“Stras threw the heck out of the ball,” said Nats first baseman Ryan Zimmerman. “That was fun to watch. Their guy also threw the ball well. You have to kind of do the little things right and take advantage of the breaks you get, like they did. But that was Game One. Obviously would have rather won that game, but it’s never easy.”

The proof came at the start of the Cubs’ sixth, when Nats third baseman Anthony Rendon, who had the fewest errors of any Show third baseman this year, bungled a chopper by Javier Baez that was normally so simple a child of five could have picked it and thrown him out.

“We’re all humans here,” Strasburg said after the game. “I tried to do my best to pick him up. I just couldn’t do it.”

After Hendricks sacrificed Baez to second and Ben Zobrist flied out to center, Bryant lined an 0-2 pitch the opposite way to right for an RBI single, taking second when Bryce Harper missed his cutoff man and tried to throw home to nail a swift runner who wasn’t likely to be nailed. And Rizzo followed up almost at once with his own single to right. Rizzo also sent the third and final Cub run home in the eighth with a two-out RBI double.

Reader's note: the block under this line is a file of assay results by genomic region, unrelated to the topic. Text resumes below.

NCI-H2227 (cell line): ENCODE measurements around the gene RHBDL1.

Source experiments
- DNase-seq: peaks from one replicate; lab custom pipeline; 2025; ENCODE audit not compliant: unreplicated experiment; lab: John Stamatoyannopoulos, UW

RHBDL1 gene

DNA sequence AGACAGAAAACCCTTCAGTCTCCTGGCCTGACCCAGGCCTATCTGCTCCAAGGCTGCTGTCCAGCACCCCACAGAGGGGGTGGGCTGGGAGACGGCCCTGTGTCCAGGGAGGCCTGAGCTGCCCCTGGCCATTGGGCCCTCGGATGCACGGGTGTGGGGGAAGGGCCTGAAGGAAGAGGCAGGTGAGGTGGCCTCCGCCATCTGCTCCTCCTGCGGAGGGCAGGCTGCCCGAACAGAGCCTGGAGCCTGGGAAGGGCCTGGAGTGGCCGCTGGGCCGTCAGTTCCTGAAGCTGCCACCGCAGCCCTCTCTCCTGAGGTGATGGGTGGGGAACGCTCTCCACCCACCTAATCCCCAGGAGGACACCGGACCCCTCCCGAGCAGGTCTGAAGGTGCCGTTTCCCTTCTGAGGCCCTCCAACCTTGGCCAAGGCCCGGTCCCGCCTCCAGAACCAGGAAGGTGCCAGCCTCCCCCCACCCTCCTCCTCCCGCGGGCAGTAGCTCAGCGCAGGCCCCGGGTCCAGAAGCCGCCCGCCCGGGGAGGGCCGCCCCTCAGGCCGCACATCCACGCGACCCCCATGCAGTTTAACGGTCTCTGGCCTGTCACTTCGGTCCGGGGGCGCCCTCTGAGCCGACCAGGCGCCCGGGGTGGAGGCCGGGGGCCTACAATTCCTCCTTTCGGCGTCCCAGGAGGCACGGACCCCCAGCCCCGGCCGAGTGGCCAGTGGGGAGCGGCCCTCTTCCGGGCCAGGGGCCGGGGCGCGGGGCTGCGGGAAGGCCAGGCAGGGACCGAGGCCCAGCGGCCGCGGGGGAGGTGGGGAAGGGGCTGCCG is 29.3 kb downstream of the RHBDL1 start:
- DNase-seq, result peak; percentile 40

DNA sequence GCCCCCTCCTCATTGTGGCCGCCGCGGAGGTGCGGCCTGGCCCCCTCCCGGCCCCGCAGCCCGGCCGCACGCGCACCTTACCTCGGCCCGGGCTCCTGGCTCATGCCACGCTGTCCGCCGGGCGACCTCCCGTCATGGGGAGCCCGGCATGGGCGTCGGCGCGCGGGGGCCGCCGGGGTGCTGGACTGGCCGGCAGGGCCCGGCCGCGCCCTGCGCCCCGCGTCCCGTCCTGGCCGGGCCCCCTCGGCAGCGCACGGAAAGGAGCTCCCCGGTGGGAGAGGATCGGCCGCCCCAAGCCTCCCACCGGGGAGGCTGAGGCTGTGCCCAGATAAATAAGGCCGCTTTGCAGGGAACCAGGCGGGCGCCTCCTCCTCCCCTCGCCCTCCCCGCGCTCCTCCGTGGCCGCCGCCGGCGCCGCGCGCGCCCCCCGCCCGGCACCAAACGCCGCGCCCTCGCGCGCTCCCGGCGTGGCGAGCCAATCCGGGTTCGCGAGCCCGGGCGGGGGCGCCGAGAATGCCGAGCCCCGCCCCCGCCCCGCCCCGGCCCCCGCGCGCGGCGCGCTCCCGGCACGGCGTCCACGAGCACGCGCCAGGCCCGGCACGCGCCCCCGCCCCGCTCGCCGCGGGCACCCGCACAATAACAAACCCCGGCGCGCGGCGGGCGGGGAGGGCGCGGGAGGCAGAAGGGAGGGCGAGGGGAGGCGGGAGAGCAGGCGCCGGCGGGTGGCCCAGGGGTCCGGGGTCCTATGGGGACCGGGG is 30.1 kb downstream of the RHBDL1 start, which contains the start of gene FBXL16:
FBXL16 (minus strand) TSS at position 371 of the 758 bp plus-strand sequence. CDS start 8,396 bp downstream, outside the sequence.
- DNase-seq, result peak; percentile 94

“Timely hitting,” Rizzo said after the game, “is huge in the playoffs.” Unearned runs can be, too. So can be Hendricks, the almost professorial opposite of Strasburg’s power approach.

“I think we don’t have a real advantage over the Cubs,” said Nats manager Dusty Baker, “because, you know, they have been here the last few years.”

Until Friday night, Strasburg really hadn’t. In 2012, he missed because the Nats prudently limited his workload in anticipation of just such nights as Friday night. In 2014 he got one division series start against the Giants, surrendered a measly two runs, and lost.